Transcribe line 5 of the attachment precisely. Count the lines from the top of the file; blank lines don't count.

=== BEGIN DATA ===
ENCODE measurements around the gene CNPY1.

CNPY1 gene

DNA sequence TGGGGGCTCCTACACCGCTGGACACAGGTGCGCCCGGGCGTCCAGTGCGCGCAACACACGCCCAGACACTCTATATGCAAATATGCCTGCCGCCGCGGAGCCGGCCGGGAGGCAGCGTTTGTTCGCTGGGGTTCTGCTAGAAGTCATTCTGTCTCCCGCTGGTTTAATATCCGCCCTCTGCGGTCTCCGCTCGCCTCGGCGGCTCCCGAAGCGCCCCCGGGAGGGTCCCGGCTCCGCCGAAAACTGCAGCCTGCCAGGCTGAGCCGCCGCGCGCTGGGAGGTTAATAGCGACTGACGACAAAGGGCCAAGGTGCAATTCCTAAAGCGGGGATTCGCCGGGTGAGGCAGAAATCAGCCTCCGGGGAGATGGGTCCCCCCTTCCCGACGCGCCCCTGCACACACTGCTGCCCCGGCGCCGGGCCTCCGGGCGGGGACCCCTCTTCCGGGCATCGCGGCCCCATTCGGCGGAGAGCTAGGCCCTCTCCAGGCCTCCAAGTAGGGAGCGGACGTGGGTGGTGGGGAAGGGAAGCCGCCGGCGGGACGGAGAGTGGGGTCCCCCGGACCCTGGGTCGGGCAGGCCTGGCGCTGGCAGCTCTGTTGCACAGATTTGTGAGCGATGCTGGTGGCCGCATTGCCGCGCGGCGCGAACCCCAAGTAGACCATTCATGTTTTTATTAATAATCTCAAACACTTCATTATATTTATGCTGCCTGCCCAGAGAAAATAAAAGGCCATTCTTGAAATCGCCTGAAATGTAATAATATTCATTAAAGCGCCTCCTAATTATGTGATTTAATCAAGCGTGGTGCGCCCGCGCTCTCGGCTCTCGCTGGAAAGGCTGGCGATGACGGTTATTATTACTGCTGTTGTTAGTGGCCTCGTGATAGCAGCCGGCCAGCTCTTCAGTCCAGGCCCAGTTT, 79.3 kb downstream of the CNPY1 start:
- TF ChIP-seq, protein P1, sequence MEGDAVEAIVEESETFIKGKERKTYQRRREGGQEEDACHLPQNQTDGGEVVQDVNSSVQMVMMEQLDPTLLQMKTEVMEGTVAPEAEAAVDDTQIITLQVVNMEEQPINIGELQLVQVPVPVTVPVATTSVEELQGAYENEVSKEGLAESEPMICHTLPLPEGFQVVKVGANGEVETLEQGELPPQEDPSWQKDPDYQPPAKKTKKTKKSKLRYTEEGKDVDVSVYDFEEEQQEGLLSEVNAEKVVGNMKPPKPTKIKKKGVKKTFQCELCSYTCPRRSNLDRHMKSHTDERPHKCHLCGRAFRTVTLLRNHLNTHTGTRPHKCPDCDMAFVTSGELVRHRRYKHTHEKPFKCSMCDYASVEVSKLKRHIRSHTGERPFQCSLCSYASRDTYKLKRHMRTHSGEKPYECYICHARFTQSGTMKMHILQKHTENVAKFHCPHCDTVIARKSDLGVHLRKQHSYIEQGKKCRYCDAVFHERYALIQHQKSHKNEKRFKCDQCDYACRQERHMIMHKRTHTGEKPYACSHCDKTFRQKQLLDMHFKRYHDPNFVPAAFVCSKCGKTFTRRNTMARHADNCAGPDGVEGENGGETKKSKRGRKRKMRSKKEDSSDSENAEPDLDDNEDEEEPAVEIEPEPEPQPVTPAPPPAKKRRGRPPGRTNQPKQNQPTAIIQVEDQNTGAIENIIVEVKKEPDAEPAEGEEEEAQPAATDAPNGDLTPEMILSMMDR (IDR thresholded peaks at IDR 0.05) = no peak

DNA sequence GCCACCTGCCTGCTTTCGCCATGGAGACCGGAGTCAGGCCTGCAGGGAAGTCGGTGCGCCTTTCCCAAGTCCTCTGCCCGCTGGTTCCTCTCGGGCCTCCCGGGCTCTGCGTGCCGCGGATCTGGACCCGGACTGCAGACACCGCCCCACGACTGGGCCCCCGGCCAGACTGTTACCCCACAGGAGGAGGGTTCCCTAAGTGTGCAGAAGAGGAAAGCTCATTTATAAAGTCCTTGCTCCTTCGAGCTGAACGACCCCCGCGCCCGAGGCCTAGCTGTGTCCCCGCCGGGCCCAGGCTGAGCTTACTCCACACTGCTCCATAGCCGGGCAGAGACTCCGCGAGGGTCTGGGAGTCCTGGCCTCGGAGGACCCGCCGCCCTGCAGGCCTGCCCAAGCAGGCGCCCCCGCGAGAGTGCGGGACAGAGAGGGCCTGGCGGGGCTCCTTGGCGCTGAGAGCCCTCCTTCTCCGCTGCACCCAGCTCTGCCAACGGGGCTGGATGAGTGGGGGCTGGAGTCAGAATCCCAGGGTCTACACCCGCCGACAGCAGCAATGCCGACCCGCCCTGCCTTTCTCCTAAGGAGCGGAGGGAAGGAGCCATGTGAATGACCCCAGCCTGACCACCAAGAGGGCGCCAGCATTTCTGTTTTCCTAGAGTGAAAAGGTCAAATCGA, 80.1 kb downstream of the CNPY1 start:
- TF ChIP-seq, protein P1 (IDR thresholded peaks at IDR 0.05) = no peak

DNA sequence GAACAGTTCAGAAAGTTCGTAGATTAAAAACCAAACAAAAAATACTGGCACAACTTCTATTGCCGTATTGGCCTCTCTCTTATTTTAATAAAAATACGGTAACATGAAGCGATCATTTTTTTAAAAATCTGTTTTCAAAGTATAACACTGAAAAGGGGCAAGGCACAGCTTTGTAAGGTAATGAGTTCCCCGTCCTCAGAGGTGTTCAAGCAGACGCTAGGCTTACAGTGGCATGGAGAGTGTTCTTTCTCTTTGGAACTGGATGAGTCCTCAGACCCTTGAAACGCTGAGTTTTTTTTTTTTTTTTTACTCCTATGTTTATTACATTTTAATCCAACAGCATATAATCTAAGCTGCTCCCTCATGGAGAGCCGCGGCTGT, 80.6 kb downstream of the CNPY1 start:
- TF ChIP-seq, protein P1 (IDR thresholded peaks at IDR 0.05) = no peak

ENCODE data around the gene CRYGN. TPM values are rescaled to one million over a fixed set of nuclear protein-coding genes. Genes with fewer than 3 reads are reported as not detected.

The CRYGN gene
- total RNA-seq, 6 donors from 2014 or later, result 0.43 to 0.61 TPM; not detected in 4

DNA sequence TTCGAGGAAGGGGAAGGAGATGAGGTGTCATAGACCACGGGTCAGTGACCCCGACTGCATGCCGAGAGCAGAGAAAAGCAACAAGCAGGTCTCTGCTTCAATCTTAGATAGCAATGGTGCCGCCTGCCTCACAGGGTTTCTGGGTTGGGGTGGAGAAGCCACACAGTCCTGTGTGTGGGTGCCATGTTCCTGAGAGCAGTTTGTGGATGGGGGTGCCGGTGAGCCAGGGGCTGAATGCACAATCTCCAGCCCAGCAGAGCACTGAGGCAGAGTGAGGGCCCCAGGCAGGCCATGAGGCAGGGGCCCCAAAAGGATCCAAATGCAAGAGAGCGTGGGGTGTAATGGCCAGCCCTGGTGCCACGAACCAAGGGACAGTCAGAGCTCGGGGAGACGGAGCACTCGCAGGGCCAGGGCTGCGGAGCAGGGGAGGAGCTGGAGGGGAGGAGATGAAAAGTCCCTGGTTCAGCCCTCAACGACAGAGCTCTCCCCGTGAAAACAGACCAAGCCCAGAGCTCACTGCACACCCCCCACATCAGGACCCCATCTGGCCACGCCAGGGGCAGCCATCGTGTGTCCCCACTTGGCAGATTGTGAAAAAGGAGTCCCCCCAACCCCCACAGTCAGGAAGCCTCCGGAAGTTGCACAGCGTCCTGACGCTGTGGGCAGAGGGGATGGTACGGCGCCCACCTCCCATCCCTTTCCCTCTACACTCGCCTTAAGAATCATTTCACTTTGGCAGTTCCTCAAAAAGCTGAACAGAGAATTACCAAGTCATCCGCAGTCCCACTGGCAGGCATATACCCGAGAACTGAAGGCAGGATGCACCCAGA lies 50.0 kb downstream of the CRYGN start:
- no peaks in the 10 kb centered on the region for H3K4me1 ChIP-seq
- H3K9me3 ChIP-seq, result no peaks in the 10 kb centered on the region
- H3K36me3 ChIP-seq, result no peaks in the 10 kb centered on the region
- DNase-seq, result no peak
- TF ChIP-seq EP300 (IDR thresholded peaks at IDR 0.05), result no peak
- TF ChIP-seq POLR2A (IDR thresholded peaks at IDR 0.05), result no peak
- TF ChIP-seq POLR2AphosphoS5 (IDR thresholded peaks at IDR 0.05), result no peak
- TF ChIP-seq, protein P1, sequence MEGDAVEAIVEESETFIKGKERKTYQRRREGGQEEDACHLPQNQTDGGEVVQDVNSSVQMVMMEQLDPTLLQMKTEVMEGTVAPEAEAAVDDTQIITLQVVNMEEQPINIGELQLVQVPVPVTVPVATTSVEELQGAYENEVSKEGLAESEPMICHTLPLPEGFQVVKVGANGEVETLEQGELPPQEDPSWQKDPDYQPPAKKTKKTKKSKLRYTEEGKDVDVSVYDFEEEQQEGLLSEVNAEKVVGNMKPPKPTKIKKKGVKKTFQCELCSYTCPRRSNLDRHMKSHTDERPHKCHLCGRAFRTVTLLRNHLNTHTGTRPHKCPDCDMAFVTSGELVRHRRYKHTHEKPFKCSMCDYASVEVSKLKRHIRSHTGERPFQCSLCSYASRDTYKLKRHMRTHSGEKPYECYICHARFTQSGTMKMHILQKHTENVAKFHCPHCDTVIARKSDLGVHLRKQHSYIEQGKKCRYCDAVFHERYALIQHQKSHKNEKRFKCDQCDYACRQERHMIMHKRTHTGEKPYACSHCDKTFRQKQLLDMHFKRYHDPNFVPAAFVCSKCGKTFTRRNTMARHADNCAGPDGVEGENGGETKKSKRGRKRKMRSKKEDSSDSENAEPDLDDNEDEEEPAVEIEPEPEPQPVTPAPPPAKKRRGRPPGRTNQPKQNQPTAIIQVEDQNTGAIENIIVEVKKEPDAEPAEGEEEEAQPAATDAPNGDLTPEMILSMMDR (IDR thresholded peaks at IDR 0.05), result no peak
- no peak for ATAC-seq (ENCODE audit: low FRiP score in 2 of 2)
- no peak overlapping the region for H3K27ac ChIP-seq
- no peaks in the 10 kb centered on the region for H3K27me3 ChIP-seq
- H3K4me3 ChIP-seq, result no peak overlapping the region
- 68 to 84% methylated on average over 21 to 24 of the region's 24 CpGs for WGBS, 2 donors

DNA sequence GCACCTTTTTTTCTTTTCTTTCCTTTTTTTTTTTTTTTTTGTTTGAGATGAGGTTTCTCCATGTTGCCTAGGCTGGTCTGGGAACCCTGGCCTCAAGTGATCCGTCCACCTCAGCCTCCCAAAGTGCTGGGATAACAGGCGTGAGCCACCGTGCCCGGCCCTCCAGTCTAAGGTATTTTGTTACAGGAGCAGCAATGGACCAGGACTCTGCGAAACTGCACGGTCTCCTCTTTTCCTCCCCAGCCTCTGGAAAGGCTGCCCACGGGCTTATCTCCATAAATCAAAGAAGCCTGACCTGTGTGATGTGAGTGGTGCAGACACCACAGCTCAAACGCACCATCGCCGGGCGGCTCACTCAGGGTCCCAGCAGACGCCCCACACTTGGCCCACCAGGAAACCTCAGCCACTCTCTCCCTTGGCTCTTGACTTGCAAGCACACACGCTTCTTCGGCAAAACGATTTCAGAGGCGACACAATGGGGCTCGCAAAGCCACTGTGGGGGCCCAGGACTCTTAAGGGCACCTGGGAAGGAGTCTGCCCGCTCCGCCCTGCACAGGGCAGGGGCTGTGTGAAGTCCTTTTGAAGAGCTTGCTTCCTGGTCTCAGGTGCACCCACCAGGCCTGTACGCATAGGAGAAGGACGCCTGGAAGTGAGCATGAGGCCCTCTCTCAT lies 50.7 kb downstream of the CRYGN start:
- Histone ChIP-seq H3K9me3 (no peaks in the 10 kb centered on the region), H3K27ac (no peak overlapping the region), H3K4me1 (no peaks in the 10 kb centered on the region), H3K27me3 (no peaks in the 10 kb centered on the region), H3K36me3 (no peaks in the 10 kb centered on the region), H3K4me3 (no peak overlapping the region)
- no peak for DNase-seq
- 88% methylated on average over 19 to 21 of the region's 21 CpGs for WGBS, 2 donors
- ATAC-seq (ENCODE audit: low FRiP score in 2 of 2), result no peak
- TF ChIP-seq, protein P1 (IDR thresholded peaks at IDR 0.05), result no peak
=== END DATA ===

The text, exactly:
DNA sequence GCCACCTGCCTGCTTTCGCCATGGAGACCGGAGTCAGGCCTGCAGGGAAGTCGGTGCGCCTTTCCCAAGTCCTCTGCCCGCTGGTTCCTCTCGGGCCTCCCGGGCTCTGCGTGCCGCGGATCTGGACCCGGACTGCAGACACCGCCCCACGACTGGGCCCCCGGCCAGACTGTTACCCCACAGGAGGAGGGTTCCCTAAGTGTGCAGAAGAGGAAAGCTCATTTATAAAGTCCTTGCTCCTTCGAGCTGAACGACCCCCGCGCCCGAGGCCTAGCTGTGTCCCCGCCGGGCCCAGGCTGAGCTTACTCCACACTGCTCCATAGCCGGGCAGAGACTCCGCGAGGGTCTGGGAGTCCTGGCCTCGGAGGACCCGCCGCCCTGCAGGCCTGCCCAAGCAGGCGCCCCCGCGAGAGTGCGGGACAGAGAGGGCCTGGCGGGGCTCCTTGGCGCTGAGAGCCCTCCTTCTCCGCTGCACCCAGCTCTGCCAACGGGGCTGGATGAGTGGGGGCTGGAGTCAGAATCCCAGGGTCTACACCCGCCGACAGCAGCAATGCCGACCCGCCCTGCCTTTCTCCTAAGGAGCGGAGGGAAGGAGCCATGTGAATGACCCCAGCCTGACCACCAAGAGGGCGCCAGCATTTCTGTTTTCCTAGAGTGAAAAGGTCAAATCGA, 80.1 kb downstream of the CNPY1 start: